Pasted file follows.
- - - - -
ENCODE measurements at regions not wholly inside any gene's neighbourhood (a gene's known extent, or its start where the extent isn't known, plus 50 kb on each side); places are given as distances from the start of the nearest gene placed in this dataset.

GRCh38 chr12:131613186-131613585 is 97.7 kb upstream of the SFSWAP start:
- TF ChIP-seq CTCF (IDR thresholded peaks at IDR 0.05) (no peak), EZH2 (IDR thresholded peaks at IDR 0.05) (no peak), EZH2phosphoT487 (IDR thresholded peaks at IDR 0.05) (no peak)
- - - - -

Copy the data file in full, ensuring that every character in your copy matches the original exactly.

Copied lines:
ENCODE measurements at regions not wholly inside any gene's neighbourhood (a gene's known extent, or its start where the extent isn't known, plus 50 kb on each side); places are given as distances from the start of the nearest gene placed in this dataset.

GRCh38 chr12:131613186-131613585 is 97.7 kb upstream of the SFSWAP start:
- TF ChIP-seq CTCF (IDR thresholded peaks at IDR 0.05) (no peak), EZH2 (IDR thresholded peaks at IDR 0.05) (no peak), EZH2phosphoT487 (IDR thresholded peaks at IDR 0.05) (no peak)